PNP won’t arrest Duterte

Emmanuel Tupas - The Philippine Star
PNP won�t arrest Duterte
Philippine National Police (PNP) chief Gen. Benjamin Acorda Jr. leads the pre-launch of the "Bagong Pilipinas" campaign at the PNP national headquarters in Camp Crame, Quezon City on January 24, 2024.
STAR / Walter Bollozos

MANILA, Philippines — Former president Rodrigo Duterte can sleep soundly as the Philippine National Police (PNP) will not implement any warrant of arrest coming from the International Criminal Court (ICC).

Col. Jean Fajardo, PNP public information officer, said yesterday that they are taking the cue from President Marcos, who earlier said the Philippines does not recognize the ICC’s jurisdiction over the country.

“They could issue a warrant of arrest to anyone, but the enforcement is another thing. Can they enforce it within the jurisdiction of the Philippine government?” Fajardo told a news briefing at Camp Crame.

“I think our President is very clear on that: they don’t have any jurisdiction here in our country,” she said.

Duterte’s former spokesman Harry Roque said the ex-president has information that he could be ordered arrested by the ICC at any time.

When asked if the PNP will not enforce an arrest warrant against Duterte from the ICC, Fajardo said: “Yes, because there is already a question of jurisdiction, because in our view, this is infringing on the sovereignty of our country.”

Fajardo said they have no idea where Roque got his information about Duterte’s impending arrest order.

She stressed that the PNP has not received any information about a warrant of arrest issued by the ICC.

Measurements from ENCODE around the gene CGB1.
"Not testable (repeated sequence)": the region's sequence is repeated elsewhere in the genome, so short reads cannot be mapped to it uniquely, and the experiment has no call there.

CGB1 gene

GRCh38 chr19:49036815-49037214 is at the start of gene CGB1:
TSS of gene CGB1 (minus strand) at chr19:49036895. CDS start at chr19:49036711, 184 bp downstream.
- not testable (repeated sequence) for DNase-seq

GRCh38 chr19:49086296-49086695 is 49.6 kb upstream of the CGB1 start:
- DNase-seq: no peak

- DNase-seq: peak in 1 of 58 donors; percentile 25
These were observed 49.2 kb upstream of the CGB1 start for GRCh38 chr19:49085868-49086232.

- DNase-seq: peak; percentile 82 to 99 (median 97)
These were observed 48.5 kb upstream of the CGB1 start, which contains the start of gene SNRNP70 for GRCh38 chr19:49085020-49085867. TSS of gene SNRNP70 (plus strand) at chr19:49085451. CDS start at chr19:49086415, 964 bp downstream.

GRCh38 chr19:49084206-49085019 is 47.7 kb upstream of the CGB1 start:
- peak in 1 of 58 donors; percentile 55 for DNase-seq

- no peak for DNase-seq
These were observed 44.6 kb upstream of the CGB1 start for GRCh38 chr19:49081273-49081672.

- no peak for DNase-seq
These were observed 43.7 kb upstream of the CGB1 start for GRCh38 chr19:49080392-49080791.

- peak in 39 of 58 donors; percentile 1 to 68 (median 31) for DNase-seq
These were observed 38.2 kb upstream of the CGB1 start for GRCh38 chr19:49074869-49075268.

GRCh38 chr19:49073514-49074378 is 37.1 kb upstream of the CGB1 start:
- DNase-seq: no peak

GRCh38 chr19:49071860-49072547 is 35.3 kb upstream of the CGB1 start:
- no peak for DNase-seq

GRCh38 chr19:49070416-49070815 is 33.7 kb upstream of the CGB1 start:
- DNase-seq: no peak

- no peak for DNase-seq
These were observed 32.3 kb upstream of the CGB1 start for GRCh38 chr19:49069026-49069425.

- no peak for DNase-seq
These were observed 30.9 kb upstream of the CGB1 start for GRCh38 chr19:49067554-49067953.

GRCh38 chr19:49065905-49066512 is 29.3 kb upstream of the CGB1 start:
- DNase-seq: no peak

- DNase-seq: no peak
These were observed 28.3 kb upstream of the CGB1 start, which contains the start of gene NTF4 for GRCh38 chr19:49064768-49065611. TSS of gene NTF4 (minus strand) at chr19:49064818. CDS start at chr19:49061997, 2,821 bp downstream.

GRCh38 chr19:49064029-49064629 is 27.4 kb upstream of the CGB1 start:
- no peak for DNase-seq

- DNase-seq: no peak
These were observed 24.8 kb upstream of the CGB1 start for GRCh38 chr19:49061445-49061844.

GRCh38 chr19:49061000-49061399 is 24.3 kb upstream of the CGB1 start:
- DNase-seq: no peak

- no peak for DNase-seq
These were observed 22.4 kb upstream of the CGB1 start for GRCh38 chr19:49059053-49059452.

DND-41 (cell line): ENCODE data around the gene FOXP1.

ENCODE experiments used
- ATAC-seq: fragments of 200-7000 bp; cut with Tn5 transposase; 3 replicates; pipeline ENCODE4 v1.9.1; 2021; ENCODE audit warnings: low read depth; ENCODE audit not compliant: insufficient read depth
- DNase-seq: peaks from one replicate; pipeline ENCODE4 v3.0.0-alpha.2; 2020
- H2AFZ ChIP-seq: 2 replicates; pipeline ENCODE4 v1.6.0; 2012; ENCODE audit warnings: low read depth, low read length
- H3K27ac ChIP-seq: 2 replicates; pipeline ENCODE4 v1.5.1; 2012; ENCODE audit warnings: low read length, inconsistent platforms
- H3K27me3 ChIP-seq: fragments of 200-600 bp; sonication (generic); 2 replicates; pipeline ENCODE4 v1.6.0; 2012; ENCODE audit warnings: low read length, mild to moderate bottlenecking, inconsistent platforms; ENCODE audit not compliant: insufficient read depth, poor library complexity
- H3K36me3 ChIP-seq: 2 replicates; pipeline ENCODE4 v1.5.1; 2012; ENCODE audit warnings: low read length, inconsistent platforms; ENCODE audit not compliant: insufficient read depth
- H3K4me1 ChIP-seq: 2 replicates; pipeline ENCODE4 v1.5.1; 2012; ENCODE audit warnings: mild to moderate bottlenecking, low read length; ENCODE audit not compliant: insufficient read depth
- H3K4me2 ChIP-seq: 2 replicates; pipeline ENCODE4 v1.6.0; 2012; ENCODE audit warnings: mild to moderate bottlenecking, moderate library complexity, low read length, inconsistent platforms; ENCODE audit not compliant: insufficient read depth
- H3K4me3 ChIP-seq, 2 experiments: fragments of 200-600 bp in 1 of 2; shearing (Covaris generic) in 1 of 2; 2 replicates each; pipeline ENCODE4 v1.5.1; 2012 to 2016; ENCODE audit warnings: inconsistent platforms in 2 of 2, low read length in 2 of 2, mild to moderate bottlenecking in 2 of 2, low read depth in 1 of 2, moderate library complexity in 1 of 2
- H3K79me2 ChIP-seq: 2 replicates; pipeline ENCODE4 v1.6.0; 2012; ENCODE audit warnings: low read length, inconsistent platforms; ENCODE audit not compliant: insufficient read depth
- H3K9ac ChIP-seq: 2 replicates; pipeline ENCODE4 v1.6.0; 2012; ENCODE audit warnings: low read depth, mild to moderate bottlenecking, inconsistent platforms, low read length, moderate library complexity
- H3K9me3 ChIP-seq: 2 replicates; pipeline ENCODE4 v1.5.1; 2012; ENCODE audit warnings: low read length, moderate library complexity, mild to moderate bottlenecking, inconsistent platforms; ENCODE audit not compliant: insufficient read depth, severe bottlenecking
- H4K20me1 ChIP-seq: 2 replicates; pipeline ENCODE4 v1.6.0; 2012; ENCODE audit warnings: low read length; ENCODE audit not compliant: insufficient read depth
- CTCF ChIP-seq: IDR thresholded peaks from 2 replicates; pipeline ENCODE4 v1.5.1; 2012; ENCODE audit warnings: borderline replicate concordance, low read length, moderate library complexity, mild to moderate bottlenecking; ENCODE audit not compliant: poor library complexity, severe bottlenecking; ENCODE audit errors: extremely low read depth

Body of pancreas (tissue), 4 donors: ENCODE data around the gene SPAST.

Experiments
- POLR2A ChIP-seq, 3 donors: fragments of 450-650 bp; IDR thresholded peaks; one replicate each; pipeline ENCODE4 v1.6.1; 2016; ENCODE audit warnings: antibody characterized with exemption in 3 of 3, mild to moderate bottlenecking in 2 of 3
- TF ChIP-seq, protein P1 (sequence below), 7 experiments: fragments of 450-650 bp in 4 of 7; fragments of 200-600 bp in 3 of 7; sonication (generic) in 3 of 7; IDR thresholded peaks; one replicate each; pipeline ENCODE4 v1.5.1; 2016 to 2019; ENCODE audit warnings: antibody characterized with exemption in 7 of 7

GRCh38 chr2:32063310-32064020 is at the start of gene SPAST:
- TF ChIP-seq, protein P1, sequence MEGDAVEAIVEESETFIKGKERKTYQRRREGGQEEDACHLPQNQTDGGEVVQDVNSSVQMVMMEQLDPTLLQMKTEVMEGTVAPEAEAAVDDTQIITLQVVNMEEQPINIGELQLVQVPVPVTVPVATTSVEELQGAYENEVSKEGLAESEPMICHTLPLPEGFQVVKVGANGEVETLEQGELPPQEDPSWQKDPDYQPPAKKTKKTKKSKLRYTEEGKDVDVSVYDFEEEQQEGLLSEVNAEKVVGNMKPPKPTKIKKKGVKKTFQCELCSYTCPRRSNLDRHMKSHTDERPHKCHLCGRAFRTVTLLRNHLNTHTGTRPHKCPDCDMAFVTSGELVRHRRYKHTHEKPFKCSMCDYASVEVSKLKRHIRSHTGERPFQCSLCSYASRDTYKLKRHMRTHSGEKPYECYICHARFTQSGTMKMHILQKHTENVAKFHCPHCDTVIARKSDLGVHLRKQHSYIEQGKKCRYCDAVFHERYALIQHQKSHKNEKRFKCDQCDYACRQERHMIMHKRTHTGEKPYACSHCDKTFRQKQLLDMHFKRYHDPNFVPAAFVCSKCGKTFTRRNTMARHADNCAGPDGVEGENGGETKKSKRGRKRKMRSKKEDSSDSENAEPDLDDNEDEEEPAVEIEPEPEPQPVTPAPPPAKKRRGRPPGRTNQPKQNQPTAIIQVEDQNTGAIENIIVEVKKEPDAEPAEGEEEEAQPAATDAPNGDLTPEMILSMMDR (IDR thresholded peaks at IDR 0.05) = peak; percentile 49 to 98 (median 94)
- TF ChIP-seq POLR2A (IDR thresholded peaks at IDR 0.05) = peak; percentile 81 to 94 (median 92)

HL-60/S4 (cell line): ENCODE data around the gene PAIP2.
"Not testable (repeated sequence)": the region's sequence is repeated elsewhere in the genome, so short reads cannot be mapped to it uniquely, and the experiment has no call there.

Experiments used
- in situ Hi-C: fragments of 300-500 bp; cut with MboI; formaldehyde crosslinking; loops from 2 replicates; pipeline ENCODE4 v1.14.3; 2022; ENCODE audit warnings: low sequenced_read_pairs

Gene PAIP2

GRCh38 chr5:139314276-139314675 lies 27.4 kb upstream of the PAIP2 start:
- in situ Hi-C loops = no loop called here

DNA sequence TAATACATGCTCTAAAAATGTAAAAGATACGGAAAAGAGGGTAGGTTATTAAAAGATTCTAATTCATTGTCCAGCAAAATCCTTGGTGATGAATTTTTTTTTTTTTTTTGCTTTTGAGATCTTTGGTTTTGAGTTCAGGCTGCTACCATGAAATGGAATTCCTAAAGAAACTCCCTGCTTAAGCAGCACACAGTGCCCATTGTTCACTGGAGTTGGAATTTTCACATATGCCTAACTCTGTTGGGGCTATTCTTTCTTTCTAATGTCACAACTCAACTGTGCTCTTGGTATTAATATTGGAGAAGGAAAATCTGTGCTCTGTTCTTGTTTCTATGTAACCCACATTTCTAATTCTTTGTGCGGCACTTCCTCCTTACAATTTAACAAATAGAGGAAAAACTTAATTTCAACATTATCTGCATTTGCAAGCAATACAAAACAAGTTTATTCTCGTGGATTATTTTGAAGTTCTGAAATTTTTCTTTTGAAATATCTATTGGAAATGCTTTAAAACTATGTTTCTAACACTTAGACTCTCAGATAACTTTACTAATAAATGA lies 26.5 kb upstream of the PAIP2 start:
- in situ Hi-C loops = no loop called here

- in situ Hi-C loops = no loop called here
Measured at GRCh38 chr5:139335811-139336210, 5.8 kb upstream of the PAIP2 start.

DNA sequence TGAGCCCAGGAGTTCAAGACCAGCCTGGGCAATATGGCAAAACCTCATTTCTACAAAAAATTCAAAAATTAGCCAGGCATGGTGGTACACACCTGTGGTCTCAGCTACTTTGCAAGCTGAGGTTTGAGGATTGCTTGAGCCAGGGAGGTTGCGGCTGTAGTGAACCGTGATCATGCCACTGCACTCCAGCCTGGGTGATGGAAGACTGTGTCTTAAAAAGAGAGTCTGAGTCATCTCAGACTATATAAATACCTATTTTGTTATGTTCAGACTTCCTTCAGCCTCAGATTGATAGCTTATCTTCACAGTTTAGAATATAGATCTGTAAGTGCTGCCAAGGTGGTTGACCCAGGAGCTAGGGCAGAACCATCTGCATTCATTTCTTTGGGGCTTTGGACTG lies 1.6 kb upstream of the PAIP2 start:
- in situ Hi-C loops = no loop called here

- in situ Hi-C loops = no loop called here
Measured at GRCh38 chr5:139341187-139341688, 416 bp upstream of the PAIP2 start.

Fajardo added the foreign affairs and justice departments have not coordinated with the PNP about Duterte.

For Fajardo, there is no reason for the ICC to interfere with the internal affairs of the Philippines as the country’s judicial system is working.

Stressing her point, Fajardo said there are police officers facing cases before the courts due to nefarious activities.

‘Never get him alive’

Duterte has said the ICC would never get him alive even if the tribunal issues an arrest warrant against him, according to Roque.

Roque said Duterte was “unfazed” when he received information that he could be arrested anytime, adding that the former president told him he would only submit himself to the jurisdiction of Philippine courts.

“He vowed that the ICC would never get him alive. Since he is already 80 years old, Tatay Digong would fight all attempts to have him detained and prosecuted in The Hague for alleged crimes committed in Philippine territory,” Roque said in a Facebook post on Feb. 7.

In an earlier Facebook live, Roque recounted how Duterte had called him to tell him he received information that he could be arrested “any time” in light of the ICC’s drug war probe.

According to Roque, Duterte said he would be arrested by Philippine law enforcers based on an arrest warrant from the ICC.

No need for memo

There is no need for President Marcos to issue a written memorandum circular to order government agencies not to implement an arrest warrant from the ICC should the tribunal issue such, according to Solicitor General Menardo Guevarra.

“The President’s repeated public statements are as good and effective as any written memorandum circular,” Guevarra said in a text message to reporters.

The solicitor general issued the remark in response to Roque’s call for Marcos to issue a circular on the matter.